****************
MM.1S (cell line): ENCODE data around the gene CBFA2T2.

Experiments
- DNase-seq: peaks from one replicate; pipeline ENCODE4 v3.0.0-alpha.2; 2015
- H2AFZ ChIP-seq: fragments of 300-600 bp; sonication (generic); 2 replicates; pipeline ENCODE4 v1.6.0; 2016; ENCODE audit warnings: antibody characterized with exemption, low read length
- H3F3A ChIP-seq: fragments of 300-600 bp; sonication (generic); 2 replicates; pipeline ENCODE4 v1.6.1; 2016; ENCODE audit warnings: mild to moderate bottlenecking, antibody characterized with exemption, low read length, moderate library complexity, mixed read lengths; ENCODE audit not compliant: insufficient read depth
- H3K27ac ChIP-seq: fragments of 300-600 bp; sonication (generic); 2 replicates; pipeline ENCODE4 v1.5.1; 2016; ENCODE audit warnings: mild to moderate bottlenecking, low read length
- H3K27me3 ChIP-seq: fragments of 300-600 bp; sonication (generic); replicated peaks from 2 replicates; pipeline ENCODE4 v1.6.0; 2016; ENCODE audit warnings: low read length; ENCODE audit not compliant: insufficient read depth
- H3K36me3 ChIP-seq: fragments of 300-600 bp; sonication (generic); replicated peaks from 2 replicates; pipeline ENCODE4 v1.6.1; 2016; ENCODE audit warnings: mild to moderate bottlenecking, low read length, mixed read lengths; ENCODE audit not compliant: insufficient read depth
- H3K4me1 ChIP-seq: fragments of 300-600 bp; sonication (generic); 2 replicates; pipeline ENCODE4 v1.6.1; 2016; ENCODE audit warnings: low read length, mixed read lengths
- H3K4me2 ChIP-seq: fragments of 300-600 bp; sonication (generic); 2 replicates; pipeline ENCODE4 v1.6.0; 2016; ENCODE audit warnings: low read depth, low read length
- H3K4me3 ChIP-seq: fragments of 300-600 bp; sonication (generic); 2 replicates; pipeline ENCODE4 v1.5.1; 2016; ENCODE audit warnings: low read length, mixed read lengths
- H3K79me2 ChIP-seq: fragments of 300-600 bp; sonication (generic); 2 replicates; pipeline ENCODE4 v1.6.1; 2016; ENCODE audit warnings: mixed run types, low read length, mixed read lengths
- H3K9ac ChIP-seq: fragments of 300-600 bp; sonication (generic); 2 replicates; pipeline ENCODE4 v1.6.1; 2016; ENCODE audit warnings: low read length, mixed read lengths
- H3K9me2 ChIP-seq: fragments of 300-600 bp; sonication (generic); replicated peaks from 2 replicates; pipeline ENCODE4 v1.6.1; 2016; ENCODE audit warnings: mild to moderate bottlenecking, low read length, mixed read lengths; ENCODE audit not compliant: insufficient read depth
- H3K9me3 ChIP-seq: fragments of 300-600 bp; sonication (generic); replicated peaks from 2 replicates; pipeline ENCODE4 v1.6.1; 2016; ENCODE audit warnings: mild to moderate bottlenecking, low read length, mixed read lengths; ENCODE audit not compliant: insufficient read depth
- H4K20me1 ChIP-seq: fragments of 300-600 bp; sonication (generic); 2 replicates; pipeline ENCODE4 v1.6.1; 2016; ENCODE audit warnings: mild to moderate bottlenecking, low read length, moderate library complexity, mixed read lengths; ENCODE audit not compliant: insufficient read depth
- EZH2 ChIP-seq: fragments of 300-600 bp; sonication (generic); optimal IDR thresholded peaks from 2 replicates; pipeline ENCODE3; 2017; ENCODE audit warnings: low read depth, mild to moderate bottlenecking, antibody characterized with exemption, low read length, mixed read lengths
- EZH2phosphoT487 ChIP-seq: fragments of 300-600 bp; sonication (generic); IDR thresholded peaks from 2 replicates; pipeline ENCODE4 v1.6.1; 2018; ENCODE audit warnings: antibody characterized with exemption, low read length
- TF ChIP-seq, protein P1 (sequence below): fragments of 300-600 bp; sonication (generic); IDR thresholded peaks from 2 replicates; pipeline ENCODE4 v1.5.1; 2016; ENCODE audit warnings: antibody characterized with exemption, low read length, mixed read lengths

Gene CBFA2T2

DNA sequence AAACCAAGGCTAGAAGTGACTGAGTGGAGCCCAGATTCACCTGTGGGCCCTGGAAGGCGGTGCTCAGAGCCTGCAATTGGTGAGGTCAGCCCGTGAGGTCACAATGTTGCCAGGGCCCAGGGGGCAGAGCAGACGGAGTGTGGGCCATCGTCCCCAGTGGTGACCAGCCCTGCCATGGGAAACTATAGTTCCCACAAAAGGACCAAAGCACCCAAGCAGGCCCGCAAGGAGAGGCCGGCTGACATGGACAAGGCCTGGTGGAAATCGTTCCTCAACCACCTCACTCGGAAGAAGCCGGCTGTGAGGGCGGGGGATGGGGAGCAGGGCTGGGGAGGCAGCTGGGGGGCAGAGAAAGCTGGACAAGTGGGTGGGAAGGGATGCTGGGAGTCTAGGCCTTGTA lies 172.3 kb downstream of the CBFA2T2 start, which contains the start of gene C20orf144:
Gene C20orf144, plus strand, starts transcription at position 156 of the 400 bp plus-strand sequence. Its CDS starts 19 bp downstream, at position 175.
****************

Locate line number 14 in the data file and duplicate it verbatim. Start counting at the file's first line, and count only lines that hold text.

- H3K9me2 ChIP-seq: fragments of 300-600 bp; sonication (generic); replicated peaks from 2 replicates; pipeline ENCODE4 v1.6.1; 2016; ENCODE audit warnings: mild to moderate bottlenecking, low read length, mixed read lengths; ENCODE audit not compliant: insufficient read depth